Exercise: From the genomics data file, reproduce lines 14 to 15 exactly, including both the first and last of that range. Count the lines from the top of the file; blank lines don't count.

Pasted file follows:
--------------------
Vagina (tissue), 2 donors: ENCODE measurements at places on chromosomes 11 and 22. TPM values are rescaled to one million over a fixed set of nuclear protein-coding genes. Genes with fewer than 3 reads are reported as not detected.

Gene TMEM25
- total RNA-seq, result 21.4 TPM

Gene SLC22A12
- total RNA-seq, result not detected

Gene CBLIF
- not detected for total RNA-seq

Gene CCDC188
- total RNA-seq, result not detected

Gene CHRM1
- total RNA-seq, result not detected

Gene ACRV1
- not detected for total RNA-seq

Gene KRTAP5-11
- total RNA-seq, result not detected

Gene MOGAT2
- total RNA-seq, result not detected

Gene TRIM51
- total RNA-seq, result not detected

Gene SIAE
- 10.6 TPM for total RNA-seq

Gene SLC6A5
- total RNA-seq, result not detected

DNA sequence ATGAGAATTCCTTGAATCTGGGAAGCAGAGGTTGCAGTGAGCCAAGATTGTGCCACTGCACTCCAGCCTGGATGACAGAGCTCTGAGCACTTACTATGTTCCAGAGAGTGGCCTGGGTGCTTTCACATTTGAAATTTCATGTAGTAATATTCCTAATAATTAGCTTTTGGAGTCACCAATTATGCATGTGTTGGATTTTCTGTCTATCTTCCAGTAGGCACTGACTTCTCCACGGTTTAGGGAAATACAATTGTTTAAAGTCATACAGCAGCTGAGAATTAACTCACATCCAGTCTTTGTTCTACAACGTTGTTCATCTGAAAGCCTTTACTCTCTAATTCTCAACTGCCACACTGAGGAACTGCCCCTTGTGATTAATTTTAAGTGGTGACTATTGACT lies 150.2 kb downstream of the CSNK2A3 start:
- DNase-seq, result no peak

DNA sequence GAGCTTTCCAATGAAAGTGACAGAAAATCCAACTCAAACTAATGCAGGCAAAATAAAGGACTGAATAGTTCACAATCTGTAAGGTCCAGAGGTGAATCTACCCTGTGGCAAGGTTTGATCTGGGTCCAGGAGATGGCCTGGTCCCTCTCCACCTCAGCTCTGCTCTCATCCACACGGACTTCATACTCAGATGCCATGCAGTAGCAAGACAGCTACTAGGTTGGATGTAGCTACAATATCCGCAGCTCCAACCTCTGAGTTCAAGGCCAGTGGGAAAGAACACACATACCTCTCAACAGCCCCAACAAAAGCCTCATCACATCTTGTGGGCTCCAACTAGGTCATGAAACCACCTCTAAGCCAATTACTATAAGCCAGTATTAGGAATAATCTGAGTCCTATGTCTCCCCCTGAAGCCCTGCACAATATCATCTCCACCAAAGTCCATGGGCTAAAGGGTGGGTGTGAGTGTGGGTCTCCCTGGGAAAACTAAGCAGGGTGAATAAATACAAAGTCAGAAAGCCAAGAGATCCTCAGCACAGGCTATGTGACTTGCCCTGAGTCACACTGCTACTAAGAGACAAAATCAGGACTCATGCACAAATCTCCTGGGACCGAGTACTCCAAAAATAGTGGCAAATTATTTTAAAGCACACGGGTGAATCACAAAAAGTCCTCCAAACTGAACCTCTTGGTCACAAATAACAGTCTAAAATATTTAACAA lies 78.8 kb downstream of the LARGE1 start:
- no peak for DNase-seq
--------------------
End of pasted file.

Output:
Gene KRTAP5-11
- total RNA-seq, result not detected